Pretty much anyone living in the UK at the moment will be aware that everyone has gone baking-mad.  My UK-based friends keep sending emails telling me how good the Great British Bake-Off is this year.  I am, sadly, missing it as it doesn’t seem to be available here.

You only have to go to your local supermarket to find a whole aisle devoted to baking and, with it, your choice of flours.  It wasn’t always the case but I think us Brits have come to take it for granted over recent years and I was quite surprised to find that the range of flour suitable for making bread is not so readily available here in Australia.  This is somewhat ironic as a lot of the flour we use to bake bread in the UK is imported from Australia as the flour grown here is high in protein and suitable for baking the high-rise style loaves we seem to love.  Strong white flour is available in supermarkets here as are bread mixes of many varieties but stoneground wholewheat and rye tend to be found only at health food shops and are vastly expensive and I have not yet come accross any granary type flours.

It is not true, however, that no-one bakes and in my adventures of finding new friends I am also finding fellow bakers.  One of these new friends very kindly came to my rescue as she has a cousin who recently left a city-based career to become a baker and was able to get me a good stock of flours to get me started.  A friend of my Mother-in-Law also loves to bake bread.  She has gone to the extreme of buying grain directly from a mill out in the Dandenongs and stone-grinding it herself but confessed she has not been able to do that recently as she was finding it more difficult to lift the 100kg grain sacks in and out of the car!  She now knows she has a willing volunteer in me and I am thinking of going down this route myself.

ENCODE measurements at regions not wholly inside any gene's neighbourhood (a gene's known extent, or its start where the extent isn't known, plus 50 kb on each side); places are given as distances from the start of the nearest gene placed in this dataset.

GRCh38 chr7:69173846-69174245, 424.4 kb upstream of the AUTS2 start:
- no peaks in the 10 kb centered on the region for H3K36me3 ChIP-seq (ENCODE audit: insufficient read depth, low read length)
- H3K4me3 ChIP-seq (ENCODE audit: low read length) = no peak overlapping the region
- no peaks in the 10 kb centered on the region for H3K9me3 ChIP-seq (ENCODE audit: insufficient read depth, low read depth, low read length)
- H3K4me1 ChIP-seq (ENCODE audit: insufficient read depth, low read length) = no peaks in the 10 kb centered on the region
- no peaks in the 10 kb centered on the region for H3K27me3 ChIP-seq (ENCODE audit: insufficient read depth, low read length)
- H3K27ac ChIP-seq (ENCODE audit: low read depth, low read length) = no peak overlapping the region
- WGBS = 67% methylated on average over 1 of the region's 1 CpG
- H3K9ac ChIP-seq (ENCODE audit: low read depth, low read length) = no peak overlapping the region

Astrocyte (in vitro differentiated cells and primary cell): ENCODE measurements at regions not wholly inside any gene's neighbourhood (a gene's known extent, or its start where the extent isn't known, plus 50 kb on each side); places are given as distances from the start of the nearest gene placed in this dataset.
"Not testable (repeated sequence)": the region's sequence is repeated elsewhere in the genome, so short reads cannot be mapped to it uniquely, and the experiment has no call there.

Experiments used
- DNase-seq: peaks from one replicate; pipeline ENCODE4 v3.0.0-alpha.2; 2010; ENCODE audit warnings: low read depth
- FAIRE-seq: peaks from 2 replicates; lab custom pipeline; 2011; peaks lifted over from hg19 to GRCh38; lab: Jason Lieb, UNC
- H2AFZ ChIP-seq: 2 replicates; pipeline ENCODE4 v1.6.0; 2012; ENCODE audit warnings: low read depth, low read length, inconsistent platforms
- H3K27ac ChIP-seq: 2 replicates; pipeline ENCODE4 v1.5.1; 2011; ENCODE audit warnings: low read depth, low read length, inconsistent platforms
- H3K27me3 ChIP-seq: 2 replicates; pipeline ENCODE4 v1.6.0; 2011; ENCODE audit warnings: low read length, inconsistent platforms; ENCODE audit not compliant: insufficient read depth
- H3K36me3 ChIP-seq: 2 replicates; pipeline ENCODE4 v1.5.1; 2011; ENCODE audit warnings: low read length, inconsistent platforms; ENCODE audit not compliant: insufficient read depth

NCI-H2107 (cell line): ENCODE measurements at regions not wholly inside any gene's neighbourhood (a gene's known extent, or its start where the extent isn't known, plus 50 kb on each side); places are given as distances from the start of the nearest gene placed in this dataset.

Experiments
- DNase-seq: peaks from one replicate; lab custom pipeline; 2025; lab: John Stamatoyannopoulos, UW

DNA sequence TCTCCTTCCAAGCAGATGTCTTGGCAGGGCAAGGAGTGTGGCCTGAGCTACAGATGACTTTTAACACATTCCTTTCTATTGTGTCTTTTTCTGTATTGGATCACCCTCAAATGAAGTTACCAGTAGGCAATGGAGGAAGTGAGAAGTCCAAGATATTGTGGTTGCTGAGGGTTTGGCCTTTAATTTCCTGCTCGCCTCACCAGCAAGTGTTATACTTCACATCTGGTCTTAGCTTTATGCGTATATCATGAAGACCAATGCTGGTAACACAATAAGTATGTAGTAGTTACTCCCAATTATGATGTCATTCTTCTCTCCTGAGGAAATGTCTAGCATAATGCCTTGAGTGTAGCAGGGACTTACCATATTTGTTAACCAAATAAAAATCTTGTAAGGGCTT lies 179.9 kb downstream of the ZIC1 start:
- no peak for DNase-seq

In the last week I’ve been trying to establish a new wheat sourdough starter.  I’m not sure if I am friends with it yet.  It smells a bit different from the one I had before and it isn’t behaving very well yet (as evidenced by the picture of the ‘loaf of shame’ above) but I seem to remember that my old one took a few loaves to become properly established, some I am giving it a few chances.

In the meantime I have been baking, with commercial yeast, and wondering just how many loaves/rolls I could bake in a day given that I have an oven about twice the size of the one I had in the UK.  Our local community farm has a produce swap once a month and I’m wondering if I could swap some bread while I’m waiting for my veggie patch to flourish (which it isn’t showing any signs of doing just now).